We are seeing a TON of final posts for the 2015 – ranging from best campaigns, ads, social media moments and hashtags, to even the word of the year (which of course was emoji!)

I like seeing all of these reflections posts and looking ahead to what will happen in 2016. While I appreciate all of these particular posts and reflections on what the past year has brought us, I wanted to take a moment and share a list of a different sort.

The one I wanted to create was to look at the top social media lessons professors took away from 2015. I wanted to create this list not only based on what I have seen happen with fellow colleagues at respective universities or in higher education, but also what were some of the main takeaways I walked away with this past year.

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We have to be comfortable going way out of the box
The classroom in which we teach in is not the same one we took classes in by any stretch of the imagination. We not only have to be able to teach in our respective disciplines, but approach the subjects in new ways using new tools, technologies, and channels.

This is one of the things I have enjoyed about teaching social media. This class forces you to be on top of things and try out new tools and see how they can be applied in various situations. From exploring the various geofilter and selfie filters of Snapchat to live streaming practicum  and international conference presentations through Periscope – this is just the beginning.

It’s okay to experiment and be a guinea pick in many ways – I have no problem doing this because that’s what we are doing right in research? Exploring and experimenting to learn more about the community, field, and tools we are using is some of the most rewarding duties we have in our profession. Sharing what we learn through the process is key though.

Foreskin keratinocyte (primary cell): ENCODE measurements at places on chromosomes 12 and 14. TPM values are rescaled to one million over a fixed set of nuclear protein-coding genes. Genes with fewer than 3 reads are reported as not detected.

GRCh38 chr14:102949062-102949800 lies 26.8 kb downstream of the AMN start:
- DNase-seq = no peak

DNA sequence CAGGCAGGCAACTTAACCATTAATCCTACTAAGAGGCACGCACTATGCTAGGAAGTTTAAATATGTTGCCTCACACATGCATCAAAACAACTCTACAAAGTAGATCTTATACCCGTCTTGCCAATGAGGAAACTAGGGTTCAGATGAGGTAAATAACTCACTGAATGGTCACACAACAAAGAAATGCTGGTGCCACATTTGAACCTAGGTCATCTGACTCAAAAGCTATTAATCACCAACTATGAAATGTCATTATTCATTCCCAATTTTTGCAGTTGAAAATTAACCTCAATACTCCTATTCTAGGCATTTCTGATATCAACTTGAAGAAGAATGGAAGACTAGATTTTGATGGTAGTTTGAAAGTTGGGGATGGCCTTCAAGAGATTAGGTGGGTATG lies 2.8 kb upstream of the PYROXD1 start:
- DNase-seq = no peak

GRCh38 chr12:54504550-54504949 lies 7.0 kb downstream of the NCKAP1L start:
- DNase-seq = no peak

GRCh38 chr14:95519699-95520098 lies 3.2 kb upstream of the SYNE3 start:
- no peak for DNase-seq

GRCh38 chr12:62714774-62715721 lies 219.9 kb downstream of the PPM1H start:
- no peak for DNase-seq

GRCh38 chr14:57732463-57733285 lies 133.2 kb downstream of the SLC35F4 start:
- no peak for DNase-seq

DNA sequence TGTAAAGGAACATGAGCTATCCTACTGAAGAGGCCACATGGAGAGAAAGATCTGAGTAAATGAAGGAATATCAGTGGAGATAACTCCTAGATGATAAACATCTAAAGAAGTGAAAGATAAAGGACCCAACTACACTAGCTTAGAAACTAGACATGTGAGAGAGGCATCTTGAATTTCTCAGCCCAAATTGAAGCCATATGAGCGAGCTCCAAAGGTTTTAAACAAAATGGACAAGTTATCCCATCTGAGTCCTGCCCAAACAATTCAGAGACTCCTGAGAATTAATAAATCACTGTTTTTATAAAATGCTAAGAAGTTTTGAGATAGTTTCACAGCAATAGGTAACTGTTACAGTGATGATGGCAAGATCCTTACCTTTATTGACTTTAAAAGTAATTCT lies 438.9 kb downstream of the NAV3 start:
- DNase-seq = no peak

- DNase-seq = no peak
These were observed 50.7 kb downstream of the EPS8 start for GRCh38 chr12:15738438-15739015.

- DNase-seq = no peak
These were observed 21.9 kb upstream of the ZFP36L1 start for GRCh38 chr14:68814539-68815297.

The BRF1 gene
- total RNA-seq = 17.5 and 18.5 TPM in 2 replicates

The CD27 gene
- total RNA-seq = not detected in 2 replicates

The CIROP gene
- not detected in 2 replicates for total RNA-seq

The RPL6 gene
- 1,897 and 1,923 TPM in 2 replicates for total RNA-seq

Professors are expected to be digitally connected online
We see networking as a powerful task and skill to have – and this is essential for professors now and the future. Everyone has established a classtag to use for their classes (S/O to Stephanie Madden for first using this term for her class!), but what else should we be doing? Do we need to be on ALL of the platforms that are out there?

In 2015, I feel I am still trying to determine my view on this particular point. Yes, professors need to be active and present on established platforms, but we have to be on ones where our audiences are at. For the purpose of our profession, at the moment, this is of course the major platforms like FB, Twitter, IG, LinkedIn, and YouTube to name a few. We should have an established website and create our own original content on a blog using LinkedIn, WordPress, or even Medium.

However, like I tell my students, it’s always good to experiment around new platforms and see 1) what works and what doesn’t, 2) experiment and explore around to brainstorm new opportunities and assignments, and 3) share these insights with the community.

Lastly, if we want our students to be present and establish a digital footprint online, we have to do this as well. We have to not only walk the walk – we have to be part of the planning and execution stages to be able to choreograph a complete production with multiple parts and parties for the world to see. And the world is indeed watching – so are future employers, brands, and professionals looking to hire the next round of talent in social media.